GoT Prequel Slows Down Pace But Remains High On Betrayal

If you thought Game of Thrones made you uncomfortable with its misogyny, the House of the Dragon is going to leave you angry, the least to say. The second episode of the GoT prequel premiered on Monday (IST) and it was packed not only with misogyny but also the staple elements such as betrayals, thirst for power, and even a war on the verge of breaking.

Before we proceed further, we warn of spoilers ahead. The House of the Dragon episode 2 witnessed a sudden drop in pace as compared to the eventful series debut episode. Reeling from her mother’s death, the young Princess Rhaenyra (played by Milly Alcock) was seen still coming to terms with her mother’s death, her role as the heir to the Iron Throne while tiptoeing around her father, King Viserys I Targaryen (Paddy Considine).

Both the Targaryens fight the emotions of grief for the realm and duties towards it comes first. The need of the hour, as the small council explained in the episode, was to find a rightful wife for the widower King. While Corlys Velaryon (Steve Toussaint) aka the Sea Snake, urges the King to wed his daughter, Laena Velaryon (Nova Fouellis-Mose) — who by the way is not even 13 years old — to help him cement the King’s position in the realm, Hand of King Otto Hightower (Rhys Ifans) has other plans.

As seen in the first episode, he plants his daughter Alicent in the King’s chambers hoping that Viserys would grow close to her and she would eventually become the next queen. While the episode revolved around the new queen, the attention was also on Rhaenyra, who was trying to break the shackles of the demure princess and prove that she is worthy of the Iron Throne.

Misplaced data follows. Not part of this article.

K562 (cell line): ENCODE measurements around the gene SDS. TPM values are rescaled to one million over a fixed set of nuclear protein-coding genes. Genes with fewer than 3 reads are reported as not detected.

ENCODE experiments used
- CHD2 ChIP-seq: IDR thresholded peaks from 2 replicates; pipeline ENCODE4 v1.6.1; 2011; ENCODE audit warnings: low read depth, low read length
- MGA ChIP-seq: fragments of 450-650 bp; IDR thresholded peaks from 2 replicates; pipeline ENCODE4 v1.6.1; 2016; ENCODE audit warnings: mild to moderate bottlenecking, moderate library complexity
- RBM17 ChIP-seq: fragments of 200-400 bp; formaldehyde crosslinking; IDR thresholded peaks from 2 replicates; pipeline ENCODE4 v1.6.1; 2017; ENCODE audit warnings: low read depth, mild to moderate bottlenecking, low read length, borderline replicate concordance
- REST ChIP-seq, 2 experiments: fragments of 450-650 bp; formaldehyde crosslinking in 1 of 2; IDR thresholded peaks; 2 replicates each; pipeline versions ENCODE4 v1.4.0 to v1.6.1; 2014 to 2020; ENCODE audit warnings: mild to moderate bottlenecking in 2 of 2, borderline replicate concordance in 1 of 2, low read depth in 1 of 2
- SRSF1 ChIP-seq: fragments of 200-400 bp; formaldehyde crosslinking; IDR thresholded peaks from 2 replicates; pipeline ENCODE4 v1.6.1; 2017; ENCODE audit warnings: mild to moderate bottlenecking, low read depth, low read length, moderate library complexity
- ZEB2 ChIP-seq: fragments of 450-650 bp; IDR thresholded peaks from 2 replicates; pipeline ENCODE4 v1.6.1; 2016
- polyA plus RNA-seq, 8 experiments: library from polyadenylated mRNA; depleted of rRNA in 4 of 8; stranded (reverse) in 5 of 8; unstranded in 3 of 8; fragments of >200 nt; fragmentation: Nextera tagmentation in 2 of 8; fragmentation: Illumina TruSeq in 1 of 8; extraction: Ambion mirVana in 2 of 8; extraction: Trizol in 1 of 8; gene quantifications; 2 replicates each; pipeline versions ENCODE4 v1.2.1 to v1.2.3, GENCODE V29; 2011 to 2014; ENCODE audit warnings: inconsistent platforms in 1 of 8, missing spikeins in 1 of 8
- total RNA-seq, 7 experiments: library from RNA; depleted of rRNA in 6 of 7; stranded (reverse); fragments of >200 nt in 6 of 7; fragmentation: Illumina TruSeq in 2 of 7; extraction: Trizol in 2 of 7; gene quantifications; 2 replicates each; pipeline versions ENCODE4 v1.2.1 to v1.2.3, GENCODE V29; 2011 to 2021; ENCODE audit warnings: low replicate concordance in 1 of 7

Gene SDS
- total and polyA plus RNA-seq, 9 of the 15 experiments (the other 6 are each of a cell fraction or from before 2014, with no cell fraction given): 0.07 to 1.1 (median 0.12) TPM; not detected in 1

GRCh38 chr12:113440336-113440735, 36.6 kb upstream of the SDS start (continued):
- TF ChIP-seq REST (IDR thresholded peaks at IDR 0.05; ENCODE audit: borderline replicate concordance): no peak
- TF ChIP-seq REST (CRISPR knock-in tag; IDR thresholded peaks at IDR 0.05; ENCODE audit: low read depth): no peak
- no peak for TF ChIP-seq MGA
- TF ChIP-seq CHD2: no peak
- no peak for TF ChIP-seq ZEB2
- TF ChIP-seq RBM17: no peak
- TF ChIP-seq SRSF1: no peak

Not only did her rebellious side sneak in during the meeting of the small council but fans were given a glimpse of her potential in scenes in which she was asked to pick out the new Kingsguard, her run-in with Rhaenys Targaryen (Eve Best), and her face-off with her uncle Daemon Targaryen (Matt Smith). Much like Daenerys Targaryen, Rhaenyra seems to have more to offer in the episodes to come.

However, it was the final two twists that determines the future of the show — the first being the King’s choice of the new queen, which doesn’t go down well with Rhaenyra while Daemon comes up with a plan to overthrow Viserys as the King with the Sea Snake by his side.

While we have to wait and see what kind of games are played over the thrones, the second episode hits the breaks hard to allow fans to sink their teeth into the fragile relationships between the Targaryens and their council members.

There was a lot on Milly Alcock’s shoulders in the second episode and while she does manage to pull through the emotionally loaded scenes, the scenes involving her bringing her powerful persona don’t come through fully. Paddy Considine as the emotional King performs better in the second episode as against the first. Surprisingly, Olivia Cooke grabs attention from the actor in scenes they share together with her stable acting. Her character shifts smoothly from being a friend to the King’s confidant.

However, Matt Smith continues to serve as a scene stealer. Put on the back burner in the second episode, Matt has limited screen time. Despite it, he manages to light up the screen every time he is on.

To top it off, Fabian Wagner beautifully captures the magnum opus of this show, making me want to watch each episode on a big screen.

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